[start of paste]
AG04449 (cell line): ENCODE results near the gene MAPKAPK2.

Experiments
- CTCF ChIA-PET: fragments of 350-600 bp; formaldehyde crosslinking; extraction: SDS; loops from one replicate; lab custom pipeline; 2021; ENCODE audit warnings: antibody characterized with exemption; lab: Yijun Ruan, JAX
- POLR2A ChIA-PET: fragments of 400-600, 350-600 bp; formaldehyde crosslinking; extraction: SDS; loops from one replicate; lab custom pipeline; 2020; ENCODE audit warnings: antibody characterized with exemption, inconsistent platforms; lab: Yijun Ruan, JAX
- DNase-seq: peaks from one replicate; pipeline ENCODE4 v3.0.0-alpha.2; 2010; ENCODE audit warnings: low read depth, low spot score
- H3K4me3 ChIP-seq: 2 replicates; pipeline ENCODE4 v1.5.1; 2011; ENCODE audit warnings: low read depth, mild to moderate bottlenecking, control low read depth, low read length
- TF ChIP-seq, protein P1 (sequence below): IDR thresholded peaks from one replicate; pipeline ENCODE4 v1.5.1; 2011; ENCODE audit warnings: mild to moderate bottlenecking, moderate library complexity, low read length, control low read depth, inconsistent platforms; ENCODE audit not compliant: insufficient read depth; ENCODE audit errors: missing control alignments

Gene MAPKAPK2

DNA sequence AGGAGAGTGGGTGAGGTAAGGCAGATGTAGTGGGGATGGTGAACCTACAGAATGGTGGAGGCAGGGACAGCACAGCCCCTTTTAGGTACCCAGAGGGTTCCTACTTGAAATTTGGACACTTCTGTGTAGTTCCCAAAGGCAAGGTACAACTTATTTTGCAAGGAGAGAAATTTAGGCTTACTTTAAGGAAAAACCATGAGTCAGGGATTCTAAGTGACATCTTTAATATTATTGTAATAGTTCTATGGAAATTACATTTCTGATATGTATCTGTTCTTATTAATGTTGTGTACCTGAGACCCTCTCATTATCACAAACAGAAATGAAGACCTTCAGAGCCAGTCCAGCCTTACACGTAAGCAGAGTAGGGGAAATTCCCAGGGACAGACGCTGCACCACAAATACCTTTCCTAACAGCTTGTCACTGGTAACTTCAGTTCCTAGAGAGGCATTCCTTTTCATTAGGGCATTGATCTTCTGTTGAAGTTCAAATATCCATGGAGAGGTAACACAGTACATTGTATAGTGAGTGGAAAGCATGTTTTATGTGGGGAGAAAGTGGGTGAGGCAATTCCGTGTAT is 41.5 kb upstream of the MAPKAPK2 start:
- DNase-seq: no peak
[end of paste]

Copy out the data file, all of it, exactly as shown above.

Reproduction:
AG04449 (cell line): ENCODE results near the gene MAPKAPK2.

Experiments
- CTCF ChIA-PET: fragments of 350-600 bp; formaldehyde crosslinking; extraction: SDS; loops from one replicate; lab custom pipeline; 2021; ENCODE audit warnings: antibody characterized with exemption; lab: Yijun Ruan, JAX
- POLR2A ChIA-PET: fragments of 400-600, 350-600 bp; formaldehyde crosslinking; extraction: SDS; loops from one replicate; lab custom pipeline; 2020; ENCODE audit warnings: antibody characterized with exemption, inconsistent platforms; lab: Yijun Ruan, JAX
- DNase-seq: peaks from one replicate; pipeline ENCODE4 v3.0.0-alpha.2; 2010; ENCODE audit warnings: low read depth, low spot score
- H3K4me3 ChIP-seq: 2 replicates; pipeline ENCODE4 v1.5.1; 2011; ENCODE audit warnings: low read depth, mild to moderate bottlenecking, control low read depth, low read length
- TF ChIP-seq, protein P1 (sequence below): IDR thresholded peaks from one replicate; pipeline ENCODE4 v1.5.1; 2011; ENCODE audit warnings: mild to moderate bottlenecking, moderate library complexity, low read length, control low read depth, inconsistent platforms; ENCODE audit not compliant: insufficient read depth; ENCODE audit errors: missing control alignments

Gene MAPKAPK2

DNA sequence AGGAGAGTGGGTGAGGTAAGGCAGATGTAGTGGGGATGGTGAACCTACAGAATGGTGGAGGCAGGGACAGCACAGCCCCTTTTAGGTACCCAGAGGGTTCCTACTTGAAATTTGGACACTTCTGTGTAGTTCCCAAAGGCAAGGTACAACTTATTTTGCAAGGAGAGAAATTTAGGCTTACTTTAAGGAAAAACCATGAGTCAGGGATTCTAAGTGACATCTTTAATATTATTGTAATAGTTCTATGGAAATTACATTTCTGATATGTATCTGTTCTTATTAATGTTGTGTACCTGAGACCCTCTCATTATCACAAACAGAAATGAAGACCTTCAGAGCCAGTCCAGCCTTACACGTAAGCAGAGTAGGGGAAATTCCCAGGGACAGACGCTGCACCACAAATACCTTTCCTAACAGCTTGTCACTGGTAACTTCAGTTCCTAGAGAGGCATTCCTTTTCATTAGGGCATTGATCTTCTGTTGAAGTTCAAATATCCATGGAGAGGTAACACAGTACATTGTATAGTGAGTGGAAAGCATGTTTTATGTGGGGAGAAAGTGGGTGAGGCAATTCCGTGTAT is 41.5 kb upstream of the MAPKAPK2 start:
- DNase-seq: no peak